This study aims to understand the impact of the designation of public hospitals as dedicated hospitals for COVID-19 patients on access to healthcare services for vulnerable populations, and to argue for the need to expand the concept of universal health coverage.
We conducted in-depth interviews with a total of 29 healthcare providers working in public hospitals and advocates between June and September 2021, and analyzed the findings using a framework approach.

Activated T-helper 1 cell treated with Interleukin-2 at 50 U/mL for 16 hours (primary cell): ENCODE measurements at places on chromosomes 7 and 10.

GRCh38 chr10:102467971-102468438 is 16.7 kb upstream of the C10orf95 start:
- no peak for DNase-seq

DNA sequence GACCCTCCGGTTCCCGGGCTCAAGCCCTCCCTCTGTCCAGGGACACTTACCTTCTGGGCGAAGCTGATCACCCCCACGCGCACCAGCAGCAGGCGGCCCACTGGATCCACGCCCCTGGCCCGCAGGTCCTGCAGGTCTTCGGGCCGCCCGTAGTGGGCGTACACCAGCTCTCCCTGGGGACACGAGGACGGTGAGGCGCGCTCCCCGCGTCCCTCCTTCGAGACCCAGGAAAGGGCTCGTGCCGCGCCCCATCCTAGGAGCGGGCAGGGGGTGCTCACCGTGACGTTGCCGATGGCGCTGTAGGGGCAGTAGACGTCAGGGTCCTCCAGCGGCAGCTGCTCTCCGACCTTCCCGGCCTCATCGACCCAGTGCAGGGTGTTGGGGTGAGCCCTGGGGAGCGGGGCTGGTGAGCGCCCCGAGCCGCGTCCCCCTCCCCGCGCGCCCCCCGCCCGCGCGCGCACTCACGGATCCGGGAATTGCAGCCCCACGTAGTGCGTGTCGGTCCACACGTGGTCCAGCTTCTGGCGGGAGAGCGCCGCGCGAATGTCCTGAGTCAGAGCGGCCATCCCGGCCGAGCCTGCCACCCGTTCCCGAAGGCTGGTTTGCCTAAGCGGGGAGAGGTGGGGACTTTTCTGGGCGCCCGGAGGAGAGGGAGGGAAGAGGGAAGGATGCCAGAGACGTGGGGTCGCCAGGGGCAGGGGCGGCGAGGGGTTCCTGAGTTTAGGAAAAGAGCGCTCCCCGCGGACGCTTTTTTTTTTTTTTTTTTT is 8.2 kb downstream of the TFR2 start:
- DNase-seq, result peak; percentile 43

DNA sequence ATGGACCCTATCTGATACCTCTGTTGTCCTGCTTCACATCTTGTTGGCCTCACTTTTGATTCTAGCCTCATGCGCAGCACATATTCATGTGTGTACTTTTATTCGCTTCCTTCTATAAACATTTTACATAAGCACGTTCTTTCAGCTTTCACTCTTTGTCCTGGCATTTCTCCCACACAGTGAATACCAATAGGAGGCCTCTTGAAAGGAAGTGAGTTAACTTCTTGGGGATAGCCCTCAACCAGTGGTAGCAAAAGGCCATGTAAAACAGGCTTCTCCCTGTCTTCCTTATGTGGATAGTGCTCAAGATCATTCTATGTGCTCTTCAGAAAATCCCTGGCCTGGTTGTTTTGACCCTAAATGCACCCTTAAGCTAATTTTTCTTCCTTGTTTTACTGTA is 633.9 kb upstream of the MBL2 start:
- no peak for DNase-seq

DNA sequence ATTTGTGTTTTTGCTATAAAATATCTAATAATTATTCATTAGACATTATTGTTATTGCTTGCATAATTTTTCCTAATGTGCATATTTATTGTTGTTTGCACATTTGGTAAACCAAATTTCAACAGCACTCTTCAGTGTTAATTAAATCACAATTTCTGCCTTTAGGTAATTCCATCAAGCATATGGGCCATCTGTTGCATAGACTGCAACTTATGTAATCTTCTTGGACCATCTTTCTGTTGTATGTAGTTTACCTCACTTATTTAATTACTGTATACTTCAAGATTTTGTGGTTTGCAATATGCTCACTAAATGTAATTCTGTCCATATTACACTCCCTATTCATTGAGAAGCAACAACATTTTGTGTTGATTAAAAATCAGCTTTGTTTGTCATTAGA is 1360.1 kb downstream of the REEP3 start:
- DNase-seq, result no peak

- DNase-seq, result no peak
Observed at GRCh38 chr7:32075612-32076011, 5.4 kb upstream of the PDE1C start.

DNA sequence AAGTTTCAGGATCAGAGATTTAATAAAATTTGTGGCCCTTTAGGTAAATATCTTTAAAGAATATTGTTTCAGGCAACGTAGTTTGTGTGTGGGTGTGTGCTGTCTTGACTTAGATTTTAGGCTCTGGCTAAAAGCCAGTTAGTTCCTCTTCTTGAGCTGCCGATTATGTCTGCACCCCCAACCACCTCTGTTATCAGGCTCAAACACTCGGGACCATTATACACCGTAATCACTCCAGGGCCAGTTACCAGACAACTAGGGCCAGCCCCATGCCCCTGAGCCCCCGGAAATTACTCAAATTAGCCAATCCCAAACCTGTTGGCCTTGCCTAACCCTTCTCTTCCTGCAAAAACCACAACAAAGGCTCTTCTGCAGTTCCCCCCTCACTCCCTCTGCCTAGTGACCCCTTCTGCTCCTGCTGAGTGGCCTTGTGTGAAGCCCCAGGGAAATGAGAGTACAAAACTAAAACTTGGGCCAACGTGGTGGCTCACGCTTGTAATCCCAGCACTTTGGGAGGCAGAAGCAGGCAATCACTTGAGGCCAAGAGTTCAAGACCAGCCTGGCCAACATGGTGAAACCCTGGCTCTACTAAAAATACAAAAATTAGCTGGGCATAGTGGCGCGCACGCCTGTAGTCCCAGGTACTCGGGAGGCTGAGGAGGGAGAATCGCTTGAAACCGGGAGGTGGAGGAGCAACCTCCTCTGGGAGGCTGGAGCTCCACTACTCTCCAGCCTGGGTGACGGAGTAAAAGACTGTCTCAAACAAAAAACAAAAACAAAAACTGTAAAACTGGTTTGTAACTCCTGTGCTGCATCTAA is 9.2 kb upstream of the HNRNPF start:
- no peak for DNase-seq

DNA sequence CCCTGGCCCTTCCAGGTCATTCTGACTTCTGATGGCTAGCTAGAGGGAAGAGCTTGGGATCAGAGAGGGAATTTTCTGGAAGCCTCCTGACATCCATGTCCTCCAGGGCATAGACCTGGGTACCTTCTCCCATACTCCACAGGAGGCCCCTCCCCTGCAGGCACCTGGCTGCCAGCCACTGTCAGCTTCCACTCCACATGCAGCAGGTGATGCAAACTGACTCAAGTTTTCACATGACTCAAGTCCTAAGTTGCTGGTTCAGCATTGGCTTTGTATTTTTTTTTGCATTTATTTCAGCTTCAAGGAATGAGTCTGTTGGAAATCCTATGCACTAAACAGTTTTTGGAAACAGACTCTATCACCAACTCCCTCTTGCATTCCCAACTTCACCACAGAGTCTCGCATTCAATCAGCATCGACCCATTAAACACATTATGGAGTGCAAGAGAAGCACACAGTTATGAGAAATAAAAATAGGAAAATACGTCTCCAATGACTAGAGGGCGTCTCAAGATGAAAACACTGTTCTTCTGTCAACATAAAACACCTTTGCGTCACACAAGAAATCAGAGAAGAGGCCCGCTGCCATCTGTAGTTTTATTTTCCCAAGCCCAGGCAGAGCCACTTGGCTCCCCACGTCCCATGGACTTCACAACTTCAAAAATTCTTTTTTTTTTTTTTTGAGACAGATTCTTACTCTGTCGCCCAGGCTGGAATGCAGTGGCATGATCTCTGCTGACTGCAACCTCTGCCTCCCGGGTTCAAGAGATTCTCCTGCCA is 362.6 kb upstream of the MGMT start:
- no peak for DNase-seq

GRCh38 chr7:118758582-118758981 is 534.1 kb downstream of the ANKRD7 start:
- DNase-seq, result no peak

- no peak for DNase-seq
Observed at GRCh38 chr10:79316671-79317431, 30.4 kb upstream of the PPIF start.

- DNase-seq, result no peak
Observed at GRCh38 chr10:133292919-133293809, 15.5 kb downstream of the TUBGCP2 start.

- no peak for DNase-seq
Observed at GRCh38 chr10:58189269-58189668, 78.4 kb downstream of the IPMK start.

We found that even before the COVID-19 pandemic, homeless people and undocumented migrants were experiencing constraints to healthcare access due to economic, institutional, and cultural factors, and that public hospitals are an important social protection mechanism for them. As public hospitals were mobilized as dedicated hospitals to respond to COVID-19, their access to healthcare services was further restricted. This process can be interpreted as a strategy of exclusion by the state, as the duty bearer of the right to health, to protect the majority during a public health crisis. To achieve true universal health coverage, healthcare systems must become more public.